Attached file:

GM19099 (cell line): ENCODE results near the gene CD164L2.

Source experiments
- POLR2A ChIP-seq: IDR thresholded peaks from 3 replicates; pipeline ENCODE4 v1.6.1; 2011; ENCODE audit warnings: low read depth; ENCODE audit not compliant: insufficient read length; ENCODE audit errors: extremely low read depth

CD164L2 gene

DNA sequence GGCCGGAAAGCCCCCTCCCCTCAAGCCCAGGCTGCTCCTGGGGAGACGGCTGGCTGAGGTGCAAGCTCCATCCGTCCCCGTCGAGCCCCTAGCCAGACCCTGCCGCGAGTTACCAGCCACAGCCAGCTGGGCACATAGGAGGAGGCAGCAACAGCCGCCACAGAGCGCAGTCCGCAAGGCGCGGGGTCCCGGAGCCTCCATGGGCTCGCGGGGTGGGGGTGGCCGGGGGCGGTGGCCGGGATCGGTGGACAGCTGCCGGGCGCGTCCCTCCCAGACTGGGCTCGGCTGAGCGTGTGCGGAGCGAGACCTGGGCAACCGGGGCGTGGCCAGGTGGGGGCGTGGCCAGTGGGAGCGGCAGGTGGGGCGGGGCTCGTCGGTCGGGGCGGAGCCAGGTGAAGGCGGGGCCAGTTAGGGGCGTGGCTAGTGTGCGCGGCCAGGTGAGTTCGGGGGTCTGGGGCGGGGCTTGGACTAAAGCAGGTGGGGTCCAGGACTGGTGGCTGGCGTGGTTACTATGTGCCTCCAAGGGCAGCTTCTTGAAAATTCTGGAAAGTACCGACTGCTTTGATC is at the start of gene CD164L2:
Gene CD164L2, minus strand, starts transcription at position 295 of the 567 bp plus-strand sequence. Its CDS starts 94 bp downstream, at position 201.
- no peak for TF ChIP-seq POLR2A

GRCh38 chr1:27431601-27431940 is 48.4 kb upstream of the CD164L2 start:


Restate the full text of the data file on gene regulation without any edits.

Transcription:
GM19099 (cell line): ENCODE results near the gene CD164L2.

Source experiments
- POLR2A ChIP-seq: IDR thresholded peaks from 3 replicates; pipeline ENCODE4 v1.6.1; 2011; ENCODE audit warnings: low read depth; ENCODE audit not compliant: insufficient read length; ENCODE audit errors: extremely low read depth

CD164L2 gene

DNA sequence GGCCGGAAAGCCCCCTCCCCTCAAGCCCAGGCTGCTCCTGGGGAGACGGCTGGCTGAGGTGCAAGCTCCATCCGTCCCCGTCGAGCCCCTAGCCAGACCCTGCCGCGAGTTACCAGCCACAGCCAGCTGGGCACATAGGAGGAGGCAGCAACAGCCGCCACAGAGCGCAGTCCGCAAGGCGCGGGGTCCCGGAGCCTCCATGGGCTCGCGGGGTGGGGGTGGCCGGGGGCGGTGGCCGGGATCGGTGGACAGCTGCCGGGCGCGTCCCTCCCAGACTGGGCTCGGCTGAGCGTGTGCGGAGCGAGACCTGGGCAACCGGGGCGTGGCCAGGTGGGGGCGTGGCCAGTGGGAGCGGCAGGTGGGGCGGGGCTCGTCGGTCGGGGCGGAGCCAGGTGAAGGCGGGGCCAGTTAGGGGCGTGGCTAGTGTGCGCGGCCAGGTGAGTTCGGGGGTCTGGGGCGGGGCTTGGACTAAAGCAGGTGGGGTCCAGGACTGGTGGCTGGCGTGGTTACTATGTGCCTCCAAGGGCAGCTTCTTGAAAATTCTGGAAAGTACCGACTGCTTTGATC is at the start of gene CD164L2:
Gene CD164L2, minus strand, starts transcription at position 295 of the 567 bp plus-strand sequence. Its CDS starts 94 bp downstream, at position 201.
- no peak for TF ChIP-seq POLR2A

GRCh38 chr1:27431601-27431940 is 48.4 kb upstream of the CD164L2 start: